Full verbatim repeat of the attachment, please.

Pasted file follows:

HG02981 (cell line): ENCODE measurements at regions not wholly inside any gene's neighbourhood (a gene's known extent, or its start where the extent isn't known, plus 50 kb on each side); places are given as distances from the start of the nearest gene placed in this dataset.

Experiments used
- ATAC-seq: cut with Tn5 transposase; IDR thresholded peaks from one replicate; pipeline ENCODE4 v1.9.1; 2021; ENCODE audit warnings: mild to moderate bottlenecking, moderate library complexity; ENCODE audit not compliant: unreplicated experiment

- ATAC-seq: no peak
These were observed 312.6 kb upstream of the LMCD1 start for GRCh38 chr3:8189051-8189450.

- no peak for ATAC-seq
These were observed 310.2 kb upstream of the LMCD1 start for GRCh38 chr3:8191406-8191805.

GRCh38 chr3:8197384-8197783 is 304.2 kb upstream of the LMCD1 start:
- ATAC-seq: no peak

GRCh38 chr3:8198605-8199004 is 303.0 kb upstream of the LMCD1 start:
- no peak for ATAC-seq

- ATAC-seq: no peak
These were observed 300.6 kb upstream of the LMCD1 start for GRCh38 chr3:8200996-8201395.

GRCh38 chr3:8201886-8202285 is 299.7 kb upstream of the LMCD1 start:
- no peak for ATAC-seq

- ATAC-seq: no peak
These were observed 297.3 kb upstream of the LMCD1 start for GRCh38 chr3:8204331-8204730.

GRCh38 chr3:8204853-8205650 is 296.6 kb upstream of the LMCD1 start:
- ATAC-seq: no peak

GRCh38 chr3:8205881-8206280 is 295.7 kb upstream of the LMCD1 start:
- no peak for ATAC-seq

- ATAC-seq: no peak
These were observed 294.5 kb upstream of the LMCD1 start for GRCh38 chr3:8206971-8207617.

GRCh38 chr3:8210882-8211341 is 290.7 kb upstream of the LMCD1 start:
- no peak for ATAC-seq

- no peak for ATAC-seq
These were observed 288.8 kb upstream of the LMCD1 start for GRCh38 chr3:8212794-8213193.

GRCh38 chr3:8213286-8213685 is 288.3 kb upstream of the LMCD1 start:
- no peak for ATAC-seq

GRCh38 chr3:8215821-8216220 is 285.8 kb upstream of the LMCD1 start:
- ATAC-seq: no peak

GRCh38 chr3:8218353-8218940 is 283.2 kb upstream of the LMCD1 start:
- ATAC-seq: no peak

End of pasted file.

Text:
HG02981 (cell line): ENCODE measurements at regions not wholly inside any gene's neighbourhood (a gene's known extent, or its start where the extent isn't known, plus 50 kb on each side); places are given as distances from the start of the nearest gene placed in this dataset.

Experiments used
- ATAC-seq: cut with Tn5 transposase; IDR thresholded peaks from one replicate; pipeline ENCODE4 v1.9.1; 2021; ENCODE audit warnings: mild to moderate bottlenecking, moderate library complexity; ENCODE audit not compliant: unreplicated experiment

- ATAC-seq: no peak
These were observed 312.6 kb upstream of the LMCD1 start for GRCh38 chr3:8189051-8189450.

- no peak for ATAC-seq
These were observed 310.2 kb upstream of the LMCD1 start for GRCh38 chr3:8191406-8191805.

GRCh38 chr3:8197384-8197783 is 304.2 kb upstream of the LMCD1 start:
- ATAC-seq: no peak

GRCh38 chr3:8198605-8199004 is 303.0 kb upstream of the LMCD1 start:
- no peak for ATAC-seq

- ATAC-seq: no peak
These were observed 300.6 kb upstream of the LMCD1 start for GRCh38 chr3:8200996-8201395.

GRCh38 chr3:8201886-8202285 is 299.7 kb upstream of the LMCD1 start:
- no peak for ATAC-seq

- ATAC-seq: no peak
These were observed 297.3 kb upstream of the LMCD1 start for GRCh38 chr3:8204331-8204730.

GRCh38 chr3:8204853-8205650 is 296.6 kb upstream of the LMCD1 start:
- ATAC-seq: no peak

GRCh38 chr3:8205881-8206280 is 295.7 kb upstream of the LMCD1 start:
- no peak for ATAC-seq

- ATAC-seq: no peak
These were observed 294.5 kb upstream of the LMCD1 start for GRCh38 chr3:8206971-8207617.

GRCh38 chr3:8210882-8211341 is 290.7 kb upstream of the LMCD1 start:
- no peak for ATAC-seq

- no peak for ATAC-seq
These were observed 288.8 kb upstream of the LMCD1 start for GRCh38 chr3:8212794-8213193.

GRCh38 chr3:8213286-8213685 is 288.3 kb upstream of the LMCD1 start:
- no peak for ATAC-seq

GRCh38 chr3:8215821-8216220 is 285.8 kb upstream of the LMCD1 start:
- ATAC-seq: no peak

GRCh38 chr3:8218353-8218940 is 283.2 kb upstream of the LMCD1 start:
- ATAC-seq: no peak